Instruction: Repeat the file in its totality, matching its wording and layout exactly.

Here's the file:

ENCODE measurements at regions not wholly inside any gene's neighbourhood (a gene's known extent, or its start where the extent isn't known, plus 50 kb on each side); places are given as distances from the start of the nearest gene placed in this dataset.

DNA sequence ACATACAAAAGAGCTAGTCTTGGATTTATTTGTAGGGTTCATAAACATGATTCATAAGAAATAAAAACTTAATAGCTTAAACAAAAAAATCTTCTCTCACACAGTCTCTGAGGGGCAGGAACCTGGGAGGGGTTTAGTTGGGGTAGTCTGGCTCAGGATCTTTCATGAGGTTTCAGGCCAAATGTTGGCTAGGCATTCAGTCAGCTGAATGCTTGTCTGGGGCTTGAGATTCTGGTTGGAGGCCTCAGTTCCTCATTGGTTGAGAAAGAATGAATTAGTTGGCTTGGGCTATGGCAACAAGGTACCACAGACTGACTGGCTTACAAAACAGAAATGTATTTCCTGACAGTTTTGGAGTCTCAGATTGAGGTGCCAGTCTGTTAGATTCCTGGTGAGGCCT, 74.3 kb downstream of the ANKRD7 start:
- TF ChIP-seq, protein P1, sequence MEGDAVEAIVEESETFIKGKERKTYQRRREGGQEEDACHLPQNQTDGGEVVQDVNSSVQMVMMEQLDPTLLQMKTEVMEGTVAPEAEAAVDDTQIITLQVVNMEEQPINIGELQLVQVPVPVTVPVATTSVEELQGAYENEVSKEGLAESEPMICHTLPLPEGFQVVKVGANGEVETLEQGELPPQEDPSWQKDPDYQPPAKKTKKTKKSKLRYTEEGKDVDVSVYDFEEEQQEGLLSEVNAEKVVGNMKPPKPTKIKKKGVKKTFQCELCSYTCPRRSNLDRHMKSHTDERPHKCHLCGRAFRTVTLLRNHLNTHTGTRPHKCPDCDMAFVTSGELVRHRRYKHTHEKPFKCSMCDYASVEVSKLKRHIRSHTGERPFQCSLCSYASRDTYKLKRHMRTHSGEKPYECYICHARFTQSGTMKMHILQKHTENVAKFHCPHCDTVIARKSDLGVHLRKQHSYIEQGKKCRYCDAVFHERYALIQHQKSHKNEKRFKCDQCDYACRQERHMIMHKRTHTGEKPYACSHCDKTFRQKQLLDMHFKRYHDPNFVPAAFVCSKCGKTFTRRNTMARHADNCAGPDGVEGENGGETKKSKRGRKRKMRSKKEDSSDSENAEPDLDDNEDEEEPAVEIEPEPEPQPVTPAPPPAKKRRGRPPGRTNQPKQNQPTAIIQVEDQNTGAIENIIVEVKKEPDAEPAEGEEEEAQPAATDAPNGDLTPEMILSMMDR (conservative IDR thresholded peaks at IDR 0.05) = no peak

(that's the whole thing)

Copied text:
ENCODE measurements at regions not wholly inside any gene's neighbourhood (a gene's known extent, or its start where the extent isn't known, plus 50 kb on each side); places are given as distances from the start of the nearest gene placed in this dataset.

DNA sequence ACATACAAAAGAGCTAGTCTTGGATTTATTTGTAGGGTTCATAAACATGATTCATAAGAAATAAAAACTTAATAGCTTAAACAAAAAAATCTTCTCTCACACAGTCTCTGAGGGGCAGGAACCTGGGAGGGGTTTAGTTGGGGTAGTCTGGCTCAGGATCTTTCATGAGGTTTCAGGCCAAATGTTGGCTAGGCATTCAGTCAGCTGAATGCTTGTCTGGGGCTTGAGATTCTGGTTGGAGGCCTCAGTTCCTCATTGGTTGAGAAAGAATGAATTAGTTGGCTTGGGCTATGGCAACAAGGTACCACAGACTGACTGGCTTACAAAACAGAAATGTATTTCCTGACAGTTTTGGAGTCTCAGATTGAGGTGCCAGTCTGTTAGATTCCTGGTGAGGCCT, 74.3 kb downstream of the ANKRD7 start:
- TF ChIP-seq, protein P1, sequence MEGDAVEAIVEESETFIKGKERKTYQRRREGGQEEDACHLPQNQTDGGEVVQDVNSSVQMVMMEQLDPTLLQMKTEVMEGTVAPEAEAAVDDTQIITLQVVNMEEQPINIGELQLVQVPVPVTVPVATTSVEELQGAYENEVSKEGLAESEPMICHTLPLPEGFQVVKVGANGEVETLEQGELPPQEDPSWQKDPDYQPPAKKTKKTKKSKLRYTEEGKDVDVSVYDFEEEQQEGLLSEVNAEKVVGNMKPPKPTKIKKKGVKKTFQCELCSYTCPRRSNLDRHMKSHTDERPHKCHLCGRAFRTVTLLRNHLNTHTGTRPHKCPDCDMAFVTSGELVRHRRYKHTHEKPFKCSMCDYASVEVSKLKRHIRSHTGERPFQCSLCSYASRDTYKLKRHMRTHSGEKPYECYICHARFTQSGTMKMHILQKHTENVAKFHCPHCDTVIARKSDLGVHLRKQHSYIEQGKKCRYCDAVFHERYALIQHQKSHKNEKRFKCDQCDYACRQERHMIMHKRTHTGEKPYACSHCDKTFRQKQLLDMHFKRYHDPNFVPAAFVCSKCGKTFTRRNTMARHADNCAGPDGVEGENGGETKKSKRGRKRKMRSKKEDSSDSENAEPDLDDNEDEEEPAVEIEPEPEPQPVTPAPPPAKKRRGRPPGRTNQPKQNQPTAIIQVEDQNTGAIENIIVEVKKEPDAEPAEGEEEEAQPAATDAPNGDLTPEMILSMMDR (conservative IDR thresholded peaks at IDR 0.05) = no peak